THE SHE-ANCIENT. And so I perceived that I had made myself the slave of
a slave.

THE HE-ANCIENT. When we discovered that, we shed our superfluous heads
and legs and arms until we had our old shapes again, and no longer
startled the children.

THE SHE-ANCIENT. But still I am the slave of this slave, my body. How am
I to be delivered from it?

THE HE-ANCIENT. That, children, is the trouble of the ancients. For
whilst we are tied to this tyrannous body we are subject to its death,
and our destiny is not achieved.

THE NEWLY BORN. What is your destiny?

THE HE-ANCIENT. To be immortal.

THE SHE-ANCIENT. The day will come when there will be no people, only

THE HE-ANCIENT. And that will be life eternal.

ECRASIA. I trust I shall meet my fatal accident before that day dawns.

ARJILLAX. For once, Ecrasia, I agree with you. A world in which there
were nothing plastic would be an utterly miserable one.

ECRASIA. No limbs, no contours, no exquisite lines and elegant shapes,
no worship of beautiful bodies, no poetic embraces in which cultivated
lovers pretend that their caressing hands are wandering over celestial
hills and enchanted valleys, no -

ACIS [_interrupting her disgustedly_] What an inhuman mind you have,

ECRASIA. Inhuman!

ACIS. Yes: inhuman. Why don't you fall in love with someone?

ECRASIA. I! I have been in love all my life. I burned with it even in
the egg.

ACIS. Not a bit of it. You and Arjillax are just as hard as two stones.

ECRASIA. You did not always think so, Acis.

ACIS. Oh, I know. I offered you my love once, and asked for yours.

ECRASIA. And did I deny it to you, Acis?

ACIS. You didn't even know what love was.

ECRASIA. Oh! I adored you, you stupid oaf, until I found that you were a
mere animal.

ACIS. And I made no end of a fool of myself about you until I discovered
that you were a mere artist. You appreciated my contours! I was plastic,
as Arjillax says. I wasn't a man to you: I was a masterpiece appealing
to your tastes and your senses. Your tastes and senses had overlaid the
direct impulse of life in you. And because I cared only for our life,
and went straight to it, and was bored by your calling my limbs fancy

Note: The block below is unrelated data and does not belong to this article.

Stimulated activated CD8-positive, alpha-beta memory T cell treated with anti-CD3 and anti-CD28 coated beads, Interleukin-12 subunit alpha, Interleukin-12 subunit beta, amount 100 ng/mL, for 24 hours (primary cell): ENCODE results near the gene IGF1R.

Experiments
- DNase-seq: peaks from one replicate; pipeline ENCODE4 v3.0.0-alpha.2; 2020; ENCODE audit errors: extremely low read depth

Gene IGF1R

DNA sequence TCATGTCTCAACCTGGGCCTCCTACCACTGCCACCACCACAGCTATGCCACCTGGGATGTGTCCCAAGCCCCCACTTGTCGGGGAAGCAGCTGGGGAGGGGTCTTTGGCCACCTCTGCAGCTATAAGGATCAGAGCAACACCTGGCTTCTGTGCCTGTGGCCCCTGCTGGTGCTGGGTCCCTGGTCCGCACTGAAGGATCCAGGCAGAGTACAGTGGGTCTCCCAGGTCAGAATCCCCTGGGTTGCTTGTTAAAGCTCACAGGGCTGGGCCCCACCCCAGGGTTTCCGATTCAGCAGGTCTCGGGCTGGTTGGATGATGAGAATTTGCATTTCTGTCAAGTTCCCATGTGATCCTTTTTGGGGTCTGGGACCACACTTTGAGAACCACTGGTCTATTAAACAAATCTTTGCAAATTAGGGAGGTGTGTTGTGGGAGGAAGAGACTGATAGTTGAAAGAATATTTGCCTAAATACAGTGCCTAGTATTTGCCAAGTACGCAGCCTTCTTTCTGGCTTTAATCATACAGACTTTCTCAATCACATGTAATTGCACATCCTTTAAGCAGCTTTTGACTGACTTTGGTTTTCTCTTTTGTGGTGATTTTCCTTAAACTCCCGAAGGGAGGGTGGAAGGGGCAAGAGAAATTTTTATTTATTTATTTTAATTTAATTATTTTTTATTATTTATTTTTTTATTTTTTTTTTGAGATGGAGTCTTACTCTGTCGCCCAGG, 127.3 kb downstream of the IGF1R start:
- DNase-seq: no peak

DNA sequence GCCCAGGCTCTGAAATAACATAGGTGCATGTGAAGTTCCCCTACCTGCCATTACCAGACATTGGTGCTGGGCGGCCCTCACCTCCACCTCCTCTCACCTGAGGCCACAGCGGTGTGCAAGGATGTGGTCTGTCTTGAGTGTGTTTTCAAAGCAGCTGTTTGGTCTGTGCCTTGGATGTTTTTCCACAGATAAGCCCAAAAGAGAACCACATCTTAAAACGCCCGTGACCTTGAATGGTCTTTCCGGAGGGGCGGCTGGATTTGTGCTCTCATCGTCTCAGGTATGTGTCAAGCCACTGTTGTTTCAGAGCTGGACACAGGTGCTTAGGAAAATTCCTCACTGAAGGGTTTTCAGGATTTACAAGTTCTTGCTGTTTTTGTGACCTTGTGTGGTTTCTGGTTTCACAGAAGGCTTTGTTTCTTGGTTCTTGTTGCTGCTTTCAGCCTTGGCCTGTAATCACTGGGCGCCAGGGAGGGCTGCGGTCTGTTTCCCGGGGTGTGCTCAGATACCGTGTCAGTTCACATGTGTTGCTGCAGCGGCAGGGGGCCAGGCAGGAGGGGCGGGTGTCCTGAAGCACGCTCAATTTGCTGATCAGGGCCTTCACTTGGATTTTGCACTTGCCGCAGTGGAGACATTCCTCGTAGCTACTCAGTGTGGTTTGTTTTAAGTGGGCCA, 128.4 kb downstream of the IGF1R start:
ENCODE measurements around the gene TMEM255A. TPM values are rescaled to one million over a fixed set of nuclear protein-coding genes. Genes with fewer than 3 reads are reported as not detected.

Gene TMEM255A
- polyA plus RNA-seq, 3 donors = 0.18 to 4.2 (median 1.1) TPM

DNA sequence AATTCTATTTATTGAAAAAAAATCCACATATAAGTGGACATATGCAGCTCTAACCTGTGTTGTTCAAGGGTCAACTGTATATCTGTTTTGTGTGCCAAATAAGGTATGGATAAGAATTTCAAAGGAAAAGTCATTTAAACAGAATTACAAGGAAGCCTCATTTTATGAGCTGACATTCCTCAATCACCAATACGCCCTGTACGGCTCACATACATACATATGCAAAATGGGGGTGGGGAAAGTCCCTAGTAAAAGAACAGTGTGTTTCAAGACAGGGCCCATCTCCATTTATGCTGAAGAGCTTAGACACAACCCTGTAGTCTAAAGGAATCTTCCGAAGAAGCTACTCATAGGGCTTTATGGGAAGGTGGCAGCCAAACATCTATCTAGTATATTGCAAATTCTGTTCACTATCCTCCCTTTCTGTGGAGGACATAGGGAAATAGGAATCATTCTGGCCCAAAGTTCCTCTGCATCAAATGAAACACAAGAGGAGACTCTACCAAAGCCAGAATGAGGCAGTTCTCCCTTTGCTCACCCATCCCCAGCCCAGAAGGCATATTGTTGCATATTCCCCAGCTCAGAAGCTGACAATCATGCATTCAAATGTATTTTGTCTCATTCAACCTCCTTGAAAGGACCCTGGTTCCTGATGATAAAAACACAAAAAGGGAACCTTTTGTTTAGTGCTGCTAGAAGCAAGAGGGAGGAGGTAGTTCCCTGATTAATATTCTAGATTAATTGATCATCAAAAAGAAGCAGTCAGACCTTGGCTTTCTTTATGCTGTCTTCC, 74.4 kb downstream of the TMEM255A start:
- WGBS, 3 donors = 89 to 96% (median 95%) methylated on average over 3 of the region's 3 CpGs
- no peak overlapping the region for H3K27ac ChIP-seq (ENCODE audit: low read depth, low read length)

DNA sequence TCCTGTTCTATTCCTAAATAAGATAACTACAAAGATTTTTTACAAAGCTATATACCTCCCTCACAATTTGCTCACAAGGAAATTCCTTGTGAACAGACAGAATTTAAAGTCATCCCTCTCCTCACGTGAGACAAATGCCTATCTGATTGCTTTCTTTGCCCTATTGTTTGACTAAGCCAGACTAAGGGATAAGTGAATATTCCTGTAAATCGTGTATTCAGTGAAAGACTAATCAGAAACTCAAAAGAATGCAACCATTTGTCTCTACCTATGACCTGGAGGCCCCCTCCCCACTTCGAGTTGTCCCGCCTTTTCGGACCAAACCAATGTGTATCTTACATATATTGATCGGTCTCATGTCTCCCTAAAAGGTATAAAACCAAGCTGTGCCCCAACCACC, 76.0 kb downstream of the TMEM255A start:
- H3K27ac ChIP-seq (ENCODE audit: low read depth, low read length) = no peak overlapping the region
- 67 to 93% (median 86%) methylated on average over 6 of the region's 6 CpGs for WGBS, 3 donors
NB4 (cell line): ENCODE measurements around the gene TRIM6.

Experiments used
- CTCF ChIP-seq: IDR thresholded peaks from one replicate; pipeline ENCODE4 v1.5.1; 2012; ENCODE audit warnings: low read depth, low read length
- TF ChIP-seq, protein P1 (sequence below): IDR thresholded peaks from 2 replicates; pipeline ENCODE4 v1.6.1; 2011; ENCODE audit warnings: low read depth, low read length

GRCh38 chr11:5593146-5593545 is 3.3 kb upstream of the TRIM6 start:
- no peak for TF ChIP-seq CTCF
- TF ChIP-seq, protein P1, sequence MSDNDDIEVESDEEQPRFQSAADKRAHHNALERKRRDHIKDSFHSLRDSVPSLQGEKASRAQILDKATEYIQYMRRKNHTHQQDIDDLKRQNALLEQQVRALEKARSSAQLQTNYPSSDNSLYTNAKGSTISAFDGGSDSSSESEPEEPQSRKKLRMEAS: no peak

names and mapping me into mountains and valleys and all the rest of it,
you called me an animal. Well, I am an animal, if you call a live man an

ECRASIA. You need not explain. You refused to be refined. I did my
best to lift your prehistoric impulses on to the plane of beauty, of
imagination, of romance, of poetry, of art, of -

ACIS. These things are all very well in their way and in their proper
places. But they are not love. They are an unnatural adulteration of
love. Love is a simple thing and a deep thing: it is an act of life and
not an illusion. Art is an illusion.

ARJILLAX. That is false. The statue comes to life always. The statues of
today are the men and women of the next incubation. I hold up the marble
figure before the mother and say, 'This is the model you must copy.' We
produce what we see. Let no man dare to create in art a thing that he
would not have exist in life.

MARTELLUS. Yes: I have been through all that. But you yourself are
making statues of ancients instead of beautiful nymphs and swains. And
Ecrasia is right about the ancients being inartistic. They are damnably

ECRASIA [_triumphant_] Ah! Our greatest artist vindicates me. Thanks,

MARTELLUS. The body always ends by being a bore. Nothing remains
beautiful and interesting except thought, because the thought is the
life. Which is just what this old gentleman and this old lady seem to
think too.


THE HE-ANCIENT. Precisely.

THE NEWLY BORN [_to the He-Ancient_] But you cant be nothing. What do
you want to be?



THE SHE-ANCIENT. A vortex. I began as a vortex: why should I not end as

ECRASIA. Oh! That is what you old people are, Vorticists.

ACIS. But if life is thought, can you live without a head?

THE HE-ANCIENT. Not now perhaps. But prehistoric men thought they could
not live without tails. I can live without a tail. Why should I not live
without a head?

THE NEWLY BORN. What is a tail?

THE HE-ANCIENT A habit of which your ancestors managed to pure

THE SHE-ANCIENT. None of us now believe that all this machinery of flesh
and blood is necessary. It dies.